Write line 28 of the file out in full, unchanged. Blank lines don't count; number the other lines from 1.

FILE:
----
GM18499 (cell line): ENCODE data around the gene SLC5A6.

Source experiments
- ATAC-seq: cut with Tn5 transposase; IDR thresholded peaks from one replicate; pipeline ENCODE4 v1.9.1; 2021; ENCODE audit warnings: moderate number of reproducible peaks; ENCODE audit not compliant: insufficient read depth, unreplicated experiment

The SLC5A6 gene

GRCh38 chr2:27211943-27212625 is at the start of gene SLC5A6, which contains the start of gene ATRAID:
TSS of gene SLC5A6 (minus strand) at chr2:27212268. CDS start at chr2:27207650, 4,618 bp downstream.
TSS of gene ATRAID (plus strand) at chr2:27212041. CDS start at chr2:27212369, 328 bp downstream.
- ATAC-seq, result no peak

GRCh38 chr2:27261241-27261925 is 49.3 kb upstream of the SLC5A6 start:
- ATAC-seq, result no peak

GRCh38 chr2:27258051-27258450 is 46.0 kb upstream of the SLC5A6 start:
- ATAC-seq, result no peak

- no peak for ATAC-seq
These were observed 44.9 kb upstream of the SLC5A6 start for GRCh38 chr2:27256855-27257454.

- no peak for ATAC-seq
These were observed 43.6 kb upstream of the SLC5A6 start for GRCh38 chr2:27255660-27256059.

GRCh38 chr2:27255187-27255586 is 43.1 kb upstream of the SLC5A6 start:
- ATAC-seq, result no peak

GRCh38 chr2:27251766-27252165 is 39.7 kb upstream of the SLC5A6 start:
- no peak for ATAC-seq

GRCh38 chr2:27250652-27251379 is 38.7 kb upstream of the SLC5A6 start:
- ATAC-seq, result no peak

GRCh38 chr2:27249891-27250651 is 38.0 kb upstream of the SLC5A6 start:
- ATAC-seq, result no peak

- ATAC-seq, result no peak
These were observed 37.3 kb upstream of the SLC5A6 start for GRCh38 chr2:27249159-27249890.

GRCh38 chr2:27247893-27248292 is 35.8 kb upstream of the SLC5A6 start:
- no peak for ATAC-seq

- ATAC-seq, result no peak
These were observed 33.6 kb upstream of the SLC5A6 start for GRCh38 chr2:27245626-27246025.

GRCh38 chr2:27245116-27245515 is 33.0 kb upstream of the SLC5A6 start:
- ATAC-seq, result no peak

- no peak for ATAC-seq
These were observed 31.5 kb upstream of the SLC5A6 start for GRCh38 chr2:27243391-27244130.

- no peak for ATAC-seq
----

- no peak for ATAC-seq